The Healthy Families America Site Development Guide (rev. 2014) is a guidebook that provides information for sites on planning, developing, and implementing an HFA program. The HFA Best Practice Standards (rev. 2018) offer specific guidelines on implementing the HFA model.
Implementing Healthy Families America (HFA)®
Implementation last updated: 2020
The information in this profile reflects feedback, if provided, from this model’s developer as of the above date. The description of the implementation of the model(s) here may differ from how the model(s) was implemented in the research reviewed to determine this model’s evidence of effectiveness. Inclusion in the implementation report does not mean the practices described meet the HHS criteria for evidence of effectiveness. Similarly, models described here may not all have impact studies, and those with impact studies may vary in their effectiveness. Please see the Effectiveness button on the left for more information about research on the effectiveness of the models discussed here.
Materials and forms to support implementation
The HFA National Office requires use of a standardized assessment instrument that measures key risk factors for child abuse and neglect, and other adverse childhood experiences. Most HFA sites use the parent survey (formerly the Kempe Family Stress Checklist) as their assessment tool. Sites may submit a formal request to use an alternate assessment tool; approval is at the discretion of the HFA National Office.
The HFA National Office does not require sites to use a specific curriculum; however, it does require that sites use an evidence-informed curriculum with (1) participant and family materials and (2) a facilitator’s manual with specific guidelines for delivering the curriculum and a focus on anticipatory guidance. The curriculum should address the HFA goals related to cultivating, strengthening, and nurturing parent–child relationships; promoting healthy childhood growth and development; and enhancing family functioning by reducing risk and building protective factors.
HFA sites can select a curriculum that is available in the languages spoken by their target populations. Many sites implement curricula that are available in English and Spanish.
To validate adherence to the HFA model, sites must comply with accreditation requirements, which involve conducting a site self-assessment; undergoing a peer-review site visit conducted by at least two external, nationally trained peer reviewers; and meeting a minimum 85 percent threshold of adherence to the HFA Best Practice Standards (rev. 2018).
All HFA sites must adhere to 12 critical elements that serve as the framework for developing and implementing the program. The 12 critical elements are put into operation as best practice standards with specific criteria for rating site compliance. Sites must meet a minimum 85 percent threshold of adherence to the standards to maintain accreditation. The critical elements include the following:
- Initiate services prenatally or at birth.
- Use a standardized assessment tool to systematically identify families who are most in need of services. This tool should assess the presence of various factors associated with increased risk for child maltreatment or other adverse childhood experiences.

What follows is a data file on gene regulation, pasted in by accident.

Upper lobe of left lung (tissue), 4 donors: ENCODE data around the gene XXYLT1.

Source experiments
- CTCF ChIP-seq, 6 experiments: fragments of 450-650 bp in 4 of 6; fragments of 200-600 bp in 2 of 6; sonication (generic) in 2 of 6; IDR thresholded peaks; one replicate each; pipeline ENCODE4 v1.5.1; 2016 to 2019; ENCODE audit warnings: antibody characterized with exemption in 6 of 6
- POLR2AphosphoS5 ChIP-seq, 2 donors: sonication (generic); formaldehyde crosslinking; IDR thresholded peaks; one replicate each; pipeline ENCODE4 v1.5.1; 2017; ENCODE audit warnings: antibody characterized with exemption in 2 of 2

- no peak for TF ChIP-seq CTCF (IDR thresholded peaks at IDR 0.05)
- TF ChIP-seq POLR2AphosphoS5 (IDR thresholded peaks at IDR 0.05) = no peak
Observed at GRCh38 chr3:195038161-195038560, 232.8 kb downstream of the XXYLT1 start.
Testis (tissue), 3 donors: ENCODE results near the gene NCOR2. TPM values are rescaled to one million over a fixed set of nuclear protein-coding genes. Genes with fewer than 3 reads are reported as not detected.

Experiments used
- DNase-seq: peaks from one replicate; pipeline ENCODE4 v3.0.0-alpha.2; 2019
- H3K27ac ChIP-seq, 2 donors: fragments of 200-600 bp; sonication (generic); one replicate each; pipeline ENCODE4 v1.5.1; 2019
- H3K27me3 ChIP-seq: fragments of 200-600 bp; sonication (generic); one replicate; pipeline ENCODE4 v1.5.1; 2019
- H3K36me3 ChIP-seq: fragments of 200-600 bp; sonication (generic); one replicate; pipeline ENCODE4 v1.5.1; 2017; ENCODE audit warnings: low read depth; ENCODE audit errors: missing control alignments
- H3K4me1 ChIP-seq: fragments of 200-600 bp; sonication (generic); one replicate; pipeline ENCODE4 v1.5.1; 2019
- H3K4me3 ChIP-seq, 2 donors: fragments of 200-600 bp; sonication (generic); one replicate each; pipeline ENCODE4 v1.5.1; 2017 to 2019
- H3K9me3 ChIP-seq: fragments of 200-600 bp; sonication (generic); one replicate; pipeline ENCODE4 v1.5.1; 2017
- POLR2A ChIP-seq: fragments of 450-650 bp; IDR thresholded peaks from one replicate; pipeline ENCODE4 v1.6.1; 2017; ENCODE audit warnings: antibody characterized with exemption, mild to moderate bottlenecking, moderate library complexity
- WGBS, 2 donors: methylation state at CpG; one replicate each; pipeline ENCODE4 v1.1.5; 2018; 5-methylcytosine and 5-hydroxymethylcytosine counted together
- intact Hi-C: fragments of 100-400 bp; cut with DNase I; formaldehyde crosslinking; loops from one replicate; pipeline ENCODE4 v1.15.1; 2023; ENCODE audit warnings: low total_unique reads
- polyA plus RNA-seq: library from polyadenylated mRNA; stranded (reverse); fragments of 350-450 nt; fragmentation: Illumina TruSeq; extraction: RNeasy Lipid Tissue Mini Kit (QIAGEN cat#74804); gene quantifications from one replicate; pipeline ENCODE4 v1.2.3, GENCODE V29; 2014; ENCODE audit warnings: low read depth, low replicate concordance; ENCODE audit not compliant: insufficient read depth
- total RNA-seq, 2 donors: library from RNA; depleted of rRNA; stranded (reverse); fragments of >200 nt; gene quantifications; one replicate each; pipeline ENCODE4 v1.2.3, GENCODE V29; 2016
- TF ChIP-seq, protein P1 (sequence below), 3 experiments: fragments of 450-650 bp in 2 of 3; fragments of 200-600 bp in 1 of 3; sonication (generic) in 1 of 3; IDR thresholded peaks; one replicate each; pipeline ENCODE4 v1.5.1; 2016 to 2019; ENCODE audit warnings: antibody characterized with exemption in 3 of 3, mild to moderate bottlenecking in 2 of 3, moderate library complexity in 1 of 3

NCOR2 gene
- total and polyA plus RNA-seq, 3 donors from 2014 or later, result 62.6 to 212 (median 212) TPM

- Offer services voluntarily and use positive outreach efforts to build family trust.
- Offer services intensively (at least once a week), with well-defined criteria and a process for increasing or decreasing frequency of service and service over the long term (three to five years).
- Take into account families’ cultural backgrounds such that the staff understand, acknowledge, and respect cultural differences among families. Staff and the materials used must reflect, to the greatest extent possible, the cultural, linguistic, geographic, racial, and ethnic diversity of the population served.
- Focus services on supporting the parent and the child by cultivating nurturing and responsive parent–child relationships and promoting healthy child growth and development.
- At a minimum, link all families to a medical provider to promote optimal health and development. Link families to additional services, as needed.
- Limit staff caseloads so that home visitors have adequate time to spend with each family to meet their unique and varying needs and to plan for future activities.
Administration (Personnel, Staffing, Training, Supervision, Governance, and Administration)
- Select service providers because of their personal characteristics, their willingness to work in or their experience working with culturally diverse communities, and their skills to do the job.
- Train service providers about their role so they understand the essential components of family assessment, home visiting, and supervision.
- Give service providers a framework, based on education or experience, for handling the variety of situations they might encounter when working with at-risk families. All service providers receive basic training in areas such as cultural competency, substance abuse, reporting child abuse, domestic violence, drug-exposed infants, and services in their community.
- Give service providers ongoing, effective supervision so that they can develop realistic and effective plans to empower families to meet their objectives; to understand why a family might not be making progress and how to work with the family more effectively; and to express their concerns and frustrations so that they can see that they are making a difference and avoid stress-related burnout.
The information contained on this page was last updated in April 2020. Recommended further reading lists the sources for this information. In addition, the HFA National Office reviewed the information contained in this profile for accuracy on February 13, 2020. HomVEE reserves the right to edit the profile for clarity and consistency.